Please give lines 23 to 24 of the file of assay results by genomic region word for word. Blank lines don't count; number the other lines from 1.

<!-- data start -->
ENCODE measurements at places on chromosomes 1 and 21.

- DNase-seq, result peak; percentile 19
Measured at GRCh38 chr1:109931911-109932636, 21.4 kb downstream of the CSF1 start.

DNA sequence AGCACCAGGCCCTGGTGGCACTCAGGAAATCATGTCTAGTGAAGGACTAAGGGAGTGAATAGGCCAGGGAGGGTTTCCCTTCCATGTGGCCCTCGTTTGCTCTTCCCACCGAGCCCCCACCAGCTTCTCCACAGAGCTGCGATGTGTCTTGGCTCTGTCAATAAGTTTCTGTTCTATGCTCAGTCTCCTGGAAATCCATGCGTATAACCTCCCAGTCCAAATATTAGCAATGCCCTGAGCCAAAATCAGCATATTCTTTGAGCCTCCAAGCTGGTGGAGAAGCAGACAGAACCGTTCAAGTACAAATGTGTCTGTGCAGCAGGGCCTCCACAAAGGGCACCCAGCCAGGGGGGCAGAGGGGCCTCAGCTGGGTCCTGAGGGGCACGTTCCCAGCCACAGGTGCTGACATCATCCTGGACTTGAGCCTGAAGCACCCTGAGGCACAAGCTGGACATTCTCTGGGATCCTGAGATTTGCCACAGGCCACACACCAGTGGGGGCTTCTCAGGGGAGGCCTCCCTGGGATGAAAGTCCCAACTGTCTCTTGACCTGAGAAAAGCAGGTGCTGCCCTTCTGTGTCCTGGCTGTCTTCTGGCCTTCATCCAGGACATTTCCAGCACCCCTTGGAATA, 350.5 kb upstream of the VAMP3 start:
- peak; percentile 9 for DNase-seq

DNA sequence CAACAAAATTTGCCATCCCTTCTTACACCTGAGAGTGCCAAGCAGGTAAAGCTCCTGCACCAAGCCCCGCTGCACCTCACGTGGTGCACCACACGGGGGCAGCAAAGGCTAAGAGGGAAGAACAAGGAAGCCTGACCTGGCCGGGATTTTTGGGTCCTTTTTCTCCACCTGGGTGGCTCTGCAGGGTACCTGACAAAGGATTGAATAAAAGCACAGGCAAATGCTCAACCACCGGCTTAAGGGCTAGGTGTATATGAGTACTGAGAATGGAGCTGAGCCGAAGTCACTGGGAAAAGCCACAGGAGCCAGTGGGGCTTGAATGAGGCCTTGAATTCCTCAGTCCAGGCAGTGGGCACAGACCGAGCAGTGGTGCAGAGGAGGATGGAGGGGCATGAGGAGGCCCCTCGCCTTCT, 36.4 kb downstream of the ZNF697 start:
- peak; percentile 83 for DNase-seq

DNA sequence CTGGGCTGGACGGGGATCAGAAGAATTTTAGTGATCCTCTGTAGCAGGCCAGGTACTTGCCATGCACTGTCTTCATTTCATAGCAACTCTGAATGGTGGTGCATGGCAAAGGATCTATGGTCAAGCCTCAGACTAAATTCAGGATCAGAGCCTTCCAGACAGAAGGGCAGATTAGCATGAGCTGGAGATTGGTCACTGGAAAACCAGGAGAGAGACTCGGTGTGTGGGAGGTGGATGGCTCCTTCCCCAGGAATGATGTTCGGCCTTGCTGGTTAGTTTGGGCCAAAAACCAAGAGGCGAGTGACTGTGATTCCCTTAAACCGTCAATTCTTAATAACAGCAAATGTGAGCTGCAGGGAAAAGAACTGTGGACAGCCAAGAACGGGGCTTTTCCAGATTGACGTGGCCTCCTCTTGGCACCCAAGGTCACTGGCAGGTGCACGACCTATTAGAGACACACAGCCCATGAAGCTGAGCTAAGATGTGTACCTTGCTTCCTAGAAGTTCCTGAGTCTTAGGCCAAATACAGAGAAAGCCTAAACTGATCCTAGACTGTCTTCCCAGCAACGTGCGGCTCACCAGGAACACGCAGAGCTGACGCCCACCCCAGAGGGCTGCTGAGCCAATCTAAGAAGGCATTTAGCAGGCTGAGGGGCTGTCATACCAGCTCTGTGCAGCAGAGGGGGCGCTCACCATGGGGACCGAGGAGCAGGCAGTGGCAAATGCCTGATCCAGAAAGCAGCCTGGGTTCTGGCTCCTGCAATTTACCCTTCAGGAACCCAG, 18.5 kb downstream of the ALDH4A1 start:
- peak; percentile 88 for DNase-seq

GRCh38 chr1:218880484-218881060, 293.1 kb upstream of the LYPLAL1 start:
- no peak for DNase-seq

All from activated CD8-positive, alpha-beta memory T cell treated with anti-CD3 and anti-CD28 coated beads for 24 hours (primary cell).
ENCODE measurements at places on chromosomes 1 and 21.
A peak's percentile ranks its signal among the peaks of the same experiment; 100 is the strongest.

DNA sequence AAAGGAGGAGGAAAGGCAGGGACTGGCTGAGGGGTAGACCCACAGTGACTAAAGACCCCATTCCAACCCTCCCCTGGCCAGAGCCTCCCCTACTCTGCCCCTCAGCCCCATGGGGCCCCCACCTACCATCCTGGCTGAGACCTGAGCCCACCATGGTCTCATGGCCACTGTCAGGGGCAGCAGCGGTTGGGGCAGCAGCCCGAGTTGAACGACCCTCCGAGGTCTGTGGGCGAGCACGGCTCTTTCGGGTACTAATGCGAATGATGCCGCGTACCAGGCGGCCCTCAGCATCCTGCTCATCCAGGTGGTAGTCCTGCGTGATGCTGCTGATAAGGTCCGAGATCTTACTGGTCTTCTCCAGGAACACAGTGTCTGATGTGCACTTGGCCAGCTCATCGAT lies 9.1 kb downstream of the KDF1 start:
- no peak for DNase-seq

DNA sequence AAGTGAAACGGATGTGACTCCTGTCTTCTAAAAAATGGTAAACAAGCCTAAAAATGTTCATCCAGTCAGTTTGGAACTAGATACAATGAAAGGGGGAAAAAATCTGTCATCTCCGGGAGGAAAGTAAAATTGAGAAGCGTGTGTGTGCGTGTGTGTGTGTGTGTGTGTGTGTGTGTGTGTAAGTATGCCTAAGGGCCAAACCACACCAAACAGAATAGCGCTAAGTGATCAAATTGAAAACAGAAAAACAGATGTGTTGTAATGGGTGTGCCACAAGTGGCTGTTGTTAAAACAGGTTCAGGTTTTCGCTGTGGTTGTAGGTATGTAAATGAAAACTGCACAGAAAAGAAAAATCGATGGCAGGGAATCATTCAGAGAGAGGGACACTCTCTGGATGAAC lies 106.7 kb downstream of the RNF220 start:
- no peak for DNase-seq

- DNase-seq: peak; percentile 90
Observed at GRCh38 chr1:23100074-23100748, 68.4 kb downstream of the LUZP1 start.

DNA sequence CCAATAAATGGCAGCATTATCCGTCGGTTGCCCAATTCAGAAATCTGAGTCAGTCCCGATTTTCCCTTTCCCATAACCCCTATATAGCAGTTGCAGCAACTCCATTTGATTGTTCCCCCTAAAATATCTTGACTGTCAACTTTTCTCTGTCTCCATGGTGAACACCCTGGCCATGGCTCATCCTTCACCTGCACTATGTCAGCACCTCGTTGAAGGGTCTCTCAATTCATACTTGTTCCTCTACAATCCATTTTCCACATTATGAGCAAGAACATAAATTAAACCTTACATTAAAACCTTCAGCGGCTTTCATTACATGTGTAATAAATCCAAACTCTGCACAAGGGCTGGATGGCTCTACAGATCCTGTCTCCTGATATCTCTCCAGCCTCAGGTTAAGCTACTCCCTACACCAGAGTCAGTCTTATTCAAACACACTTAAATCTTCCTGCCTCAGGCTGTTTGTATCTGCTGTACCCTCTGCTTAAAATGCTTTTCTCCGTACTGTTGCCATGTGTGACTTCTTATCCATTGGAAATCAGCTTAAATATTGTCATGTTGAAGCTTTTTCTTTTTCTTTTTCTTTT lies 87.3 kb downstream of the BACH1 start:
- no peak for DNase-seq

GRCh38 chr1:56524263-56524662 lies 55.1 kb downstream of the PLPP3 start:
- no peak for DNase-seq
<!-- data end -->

GRCh38 chr1:56524263-56524662 lies 55.1 kb downstream of the PLPP3 start:
- no peak for DNase-seq